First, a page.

Now I’m not saying that the Bookshelf feature should act as a barometer of how much we want to be friends with the people we feature, but if you can’t identify niche interests in a kindred spirit by way of their favourite publications, when the bloody hell can you?
London-based ceramicist Charlotte Mei’s work is a perfectly chaotic collision of illustration and clay – all ceramic selfies, illustrated plates and smiling toast tiles – and her Bookshelf is an extension of this refined eclecticism. Her top five includes Jesse Moynihan’s Forming, Lord of the Rings, Akira and a healthy dose of Manga, making her the coolest, nerdiest potter we know. Here she is!
Ikegami Ryoichi and Koike Kazuo: Crying Freeman
This comic is about a Japanese potter who has a run-in with a Chinese mafia and becomes an assassin. Perfect for me, as it combines my interests in pottery and crime. I picked up these comics in Book Off, a giant Manga store in Kyoto. I spent some time with the Manga course at Kyoto Seika University while I was studying illustration at Camberwell, and in the evenings we would go and raid Book Off for bargain Manga.
Katsuhiro Otomo: Akira
Akira is a sci-fi graphic novel about biker gangs in Neo-Tokyo. I first saw the animated adaptation when I was about 12, along with other classics like Appleseed and Ghost in the Shell. They really got me into Anime and Manga, and have remained a really big influence. For me they represent a hey-day in Japanese animation and films like The Matrix, Inception and lots of modern sci-fi have been heavily inspired by Japanese Anime and Manga.
Georges Ramié: Picasso’s Ceramics
Seeing Picasso’s ceramics for the first time comforted me and made me feel really happy. I was studying illustration at the time and had a lot of doubts about what I could bring to the medium – I’m not a very technical ceramicist, but I loved using clay, and really wanted to use it to tell stories and evoke feelings. My friend Lewis bought me this book, and it is such a celebration of clay, the easiness of his brushstrokes and unconstrained content.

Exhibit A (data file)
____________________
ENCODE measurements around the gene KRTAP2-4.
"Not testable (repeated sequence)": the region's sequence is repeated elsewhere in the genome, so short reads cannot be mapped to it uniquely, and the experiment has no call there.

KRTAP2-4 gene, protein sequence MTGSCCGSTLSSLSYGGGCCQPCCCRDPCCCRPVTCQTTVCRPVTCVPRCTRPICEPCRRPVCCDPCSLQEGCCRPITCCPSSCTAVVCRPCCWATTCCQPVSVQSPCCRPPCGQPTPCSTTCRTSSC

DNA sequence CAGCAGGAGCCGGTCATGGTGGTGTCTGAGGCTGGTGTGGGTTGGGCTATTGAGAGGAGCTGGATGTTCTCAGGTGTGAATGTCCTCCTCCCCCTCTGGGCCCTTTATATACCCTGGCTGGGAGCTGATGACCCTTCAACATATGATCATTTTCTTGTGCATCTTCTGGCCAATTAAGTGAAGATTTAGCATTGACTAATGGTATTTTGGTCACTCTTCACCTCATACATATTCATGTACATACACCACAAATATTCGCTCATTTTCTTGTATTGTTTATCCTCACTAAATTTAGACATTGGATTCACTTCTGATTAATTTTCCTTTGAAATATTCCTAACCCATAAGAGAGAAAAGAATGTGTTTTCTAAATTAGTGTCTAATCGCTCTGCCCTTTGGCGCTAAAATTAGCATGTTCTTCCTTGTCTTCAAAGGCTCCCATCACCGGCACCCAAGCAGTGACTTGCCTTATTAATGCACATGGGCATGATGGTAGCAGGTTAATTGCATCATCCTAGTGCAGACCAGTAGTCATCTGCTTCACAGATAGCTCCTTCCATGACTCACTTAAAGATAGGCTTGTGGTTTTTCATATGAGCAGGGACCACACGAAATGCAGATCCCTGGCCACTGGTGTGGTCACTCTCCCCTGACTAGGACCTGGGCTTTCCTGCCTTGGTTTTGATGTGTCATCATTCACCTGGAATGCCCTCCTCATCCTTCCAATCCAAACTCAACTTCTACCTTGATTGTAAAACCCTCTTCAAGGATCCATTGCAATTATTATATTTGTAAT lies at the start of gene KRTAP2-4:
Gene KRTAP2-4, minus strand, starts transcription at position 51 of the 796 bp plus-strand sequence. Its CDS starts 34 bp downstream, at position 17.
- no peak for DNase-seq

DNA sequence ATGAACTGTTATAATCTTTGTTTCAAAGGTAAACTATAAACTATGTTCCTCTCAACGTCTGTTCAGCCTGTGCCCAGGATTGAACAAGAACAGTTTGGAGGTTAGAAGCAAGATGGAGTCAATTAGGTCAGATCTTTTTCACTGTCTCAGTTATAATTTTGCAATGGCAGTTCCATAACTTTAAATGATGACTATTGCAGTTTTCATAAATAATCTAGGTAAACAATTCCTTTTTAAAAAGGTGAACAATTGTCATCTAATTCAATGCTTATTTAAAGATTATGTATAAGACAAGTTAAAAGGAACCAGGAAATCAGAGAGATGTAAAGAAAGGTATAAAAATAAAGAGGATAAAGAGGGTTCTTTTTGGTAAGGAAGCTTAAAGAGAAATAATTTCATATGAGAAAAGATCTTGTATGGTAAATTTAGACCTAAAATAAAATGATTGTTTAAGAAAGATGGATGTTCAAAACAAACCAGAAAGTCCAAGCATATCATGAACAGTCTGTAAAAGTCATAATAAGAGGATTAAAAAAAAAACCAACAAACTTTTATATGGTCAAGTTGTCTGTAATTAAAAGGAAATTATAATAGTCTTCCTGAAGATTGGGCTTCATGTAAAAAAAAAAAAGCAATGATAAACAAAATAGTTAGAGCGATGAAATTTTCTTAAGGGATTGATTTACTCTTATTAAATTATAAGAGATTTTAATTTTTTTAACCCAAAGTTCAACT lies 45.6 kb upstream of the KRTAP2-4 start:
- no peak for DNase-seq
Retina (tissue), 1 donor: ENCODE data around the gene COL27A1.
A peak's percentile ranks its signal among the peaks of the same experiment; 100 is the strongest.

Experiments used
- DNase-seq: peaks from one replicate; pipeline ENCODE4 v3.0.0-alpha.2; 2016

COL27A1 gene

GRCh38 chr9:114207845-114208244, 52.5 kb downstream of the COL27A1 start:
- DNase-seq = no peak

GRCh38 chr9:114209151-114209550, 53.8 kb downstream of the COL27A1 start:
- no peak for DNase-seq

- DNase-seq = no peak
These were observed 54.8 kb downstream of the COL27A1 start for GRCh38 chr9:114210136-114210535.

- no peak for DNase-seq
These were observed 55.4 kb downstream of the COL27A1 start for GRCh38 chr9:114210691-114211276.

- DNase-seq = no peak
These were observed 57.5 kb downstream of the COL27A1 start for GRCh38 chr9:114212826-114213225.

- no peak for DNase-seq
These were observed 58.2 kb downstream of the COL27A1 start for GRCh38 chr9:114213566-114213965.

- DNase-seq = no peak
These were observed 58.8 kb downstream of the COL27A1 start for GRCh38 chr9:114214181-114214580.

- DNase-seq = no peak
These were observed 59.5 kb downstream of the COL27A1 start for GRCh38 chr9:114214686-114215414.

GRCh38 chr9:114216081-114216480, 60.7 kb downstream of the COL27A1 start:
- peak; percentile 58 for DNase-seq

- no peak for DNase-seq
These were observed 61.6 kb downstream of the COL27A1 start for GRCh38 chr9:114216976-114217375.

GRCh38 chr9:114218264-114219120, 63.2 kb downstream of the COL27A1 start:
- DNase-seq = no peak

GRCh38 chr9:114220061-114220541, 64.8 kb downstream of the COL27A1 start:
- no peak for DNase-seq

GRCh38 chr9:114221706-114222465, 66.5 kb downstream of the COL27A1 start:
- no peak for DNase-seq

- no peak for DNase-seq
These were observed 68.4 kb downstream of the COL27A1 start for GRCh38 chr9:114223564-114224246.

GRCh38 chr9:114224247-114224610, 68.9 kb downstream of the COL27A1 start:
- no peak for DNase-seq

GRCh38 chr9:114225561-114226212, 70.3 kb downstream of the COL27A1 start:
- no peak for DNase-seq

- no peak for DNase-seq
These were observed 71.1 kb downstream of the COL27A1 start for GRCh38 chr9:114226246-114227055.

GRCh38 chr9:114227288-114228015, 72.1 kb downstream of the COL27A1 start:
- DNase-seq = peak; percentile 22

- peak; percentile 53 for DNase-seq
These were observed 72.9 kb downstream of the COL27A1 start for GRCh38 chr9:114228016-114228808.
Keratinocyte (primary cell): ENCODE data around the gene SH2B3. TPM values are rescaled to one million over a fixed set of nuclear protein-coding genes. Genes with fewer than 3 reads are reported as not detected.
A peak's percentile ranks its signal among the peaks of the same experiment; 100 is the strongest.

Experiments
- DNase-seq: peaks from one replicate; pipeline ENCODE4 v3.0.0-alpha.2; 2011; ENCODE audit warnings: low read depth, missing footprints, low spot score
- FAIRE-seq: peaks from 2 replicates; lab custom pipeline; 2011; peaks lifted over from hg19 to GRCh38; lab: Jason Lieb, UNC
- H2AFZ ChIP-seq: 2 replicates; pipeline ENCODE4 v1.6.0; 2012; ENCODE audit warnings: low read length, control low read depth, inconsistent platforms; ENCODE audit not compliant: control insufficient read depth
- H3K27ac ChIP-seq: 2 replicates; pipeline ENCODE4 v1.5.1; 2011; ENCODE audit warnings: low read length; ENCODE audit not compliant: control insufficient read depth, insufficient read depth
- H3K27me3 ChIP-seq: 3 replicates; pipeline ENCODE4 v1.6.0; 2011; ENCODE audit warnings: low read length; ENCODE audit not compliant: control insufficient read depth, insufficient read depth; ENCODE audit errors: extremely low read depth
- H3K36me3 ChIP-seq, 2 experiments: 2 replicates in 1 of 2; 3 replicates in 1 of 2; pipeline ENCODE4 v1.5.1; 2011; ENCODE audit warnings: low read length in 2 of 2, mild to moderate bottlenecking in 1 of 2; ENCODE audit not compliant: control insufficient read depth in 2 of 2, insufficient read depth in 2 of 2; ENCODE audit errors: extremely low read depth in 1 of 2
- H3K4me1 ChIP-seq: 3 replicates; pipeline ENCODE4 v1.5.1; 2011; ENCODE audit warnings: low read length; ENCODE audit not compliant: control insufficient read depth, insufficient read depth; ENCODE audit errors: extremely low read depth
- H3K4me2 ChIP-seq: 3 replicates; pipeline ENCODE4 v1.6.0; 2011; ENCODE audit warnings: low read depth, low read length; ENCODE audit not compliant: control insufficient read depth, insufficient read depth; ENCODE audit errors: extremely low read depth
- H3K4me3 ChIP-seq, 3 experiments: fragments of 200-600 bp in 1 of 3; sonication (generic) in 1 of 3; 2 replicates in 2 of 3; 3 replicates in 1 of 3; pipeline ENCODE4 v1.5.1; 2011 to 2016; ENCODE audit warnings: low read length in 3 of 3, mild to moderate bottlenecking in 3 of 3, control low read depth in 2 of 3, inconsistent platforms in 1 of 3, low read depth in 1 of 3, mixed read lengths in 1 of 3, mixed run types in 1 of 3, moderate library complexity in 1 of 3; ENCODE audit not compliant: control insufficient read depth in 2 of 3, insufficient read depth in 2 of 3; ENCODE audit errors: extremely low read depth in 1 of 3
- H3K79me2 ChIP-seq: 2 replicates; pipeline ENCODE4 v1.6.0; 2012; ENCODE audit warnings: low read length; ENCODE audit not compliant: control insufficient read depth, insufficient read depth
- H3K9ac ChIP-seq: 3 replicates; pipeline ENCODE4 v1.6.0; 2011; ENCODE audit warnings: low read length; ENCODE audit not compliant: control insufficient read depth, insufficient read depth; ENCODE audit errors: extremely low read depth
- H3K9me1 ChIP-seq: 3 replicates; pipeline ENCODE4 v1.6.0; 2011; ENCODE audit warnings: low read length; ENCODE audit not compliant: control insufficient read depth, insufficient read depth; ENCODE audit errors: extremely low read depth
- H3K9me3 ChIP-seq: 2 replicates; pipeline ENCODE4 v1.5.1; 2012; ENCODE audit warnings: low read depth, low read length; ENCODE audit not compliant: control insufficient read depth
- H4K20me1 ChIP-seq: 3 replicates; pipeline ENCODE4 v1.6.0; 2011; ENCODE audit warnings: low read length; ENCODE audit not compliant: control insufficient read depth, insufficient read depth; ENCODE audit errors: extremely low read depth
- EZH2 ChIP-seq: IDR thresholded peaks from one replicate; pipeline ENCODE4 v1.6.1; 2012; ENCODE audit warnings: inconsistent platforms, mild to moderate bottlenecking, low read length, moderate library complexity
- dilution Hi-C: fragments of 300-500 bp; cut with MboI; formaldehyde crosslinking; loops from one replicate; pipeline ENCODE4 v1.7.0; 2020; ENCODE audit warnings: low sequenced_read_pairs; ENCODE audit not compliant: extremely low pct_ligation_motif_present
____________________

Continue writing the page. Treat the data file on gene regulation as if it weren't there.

Mould Map 3
This book, published by Landfill, both celebrates and pushes the boundaries of the comic book tradition. It features lots of artists, each of whose contributions have their own voice, but feel connected in their approach to modern disillusionment and connection/disconnection. It is beautifully printed and finished and offers a really refreshing approach to narrative art.
Jesse Moynihan: Forming
This is the second of Jesse’s Forming books. I first saw his work in his capacity as a storyboard artist for Adventure Time. There are moments in the series which make your mind bend and send you through the looking glass a bit, one of the things that makes AT so much more than a cartoon for kids. Reading Jesse’s comic it seems probable that many of these ideas come from him. His stories, which deal with reality, relationships and metaphysics, are simultaneously supernatural and very human.
J.R. Tolkien: Lord of The Rings
I wrote a book report on Lord of The Rings when I was 12 which got displayed in the library, so I am still a bit smug about that. The way Tolkien presents mythology, obsessively detailed histories and maps, lineages and species really turned me on to sci-fi and fantasy as a kid. I feel like reading this shaped my taste more than any other book and made me into a massive nerd.
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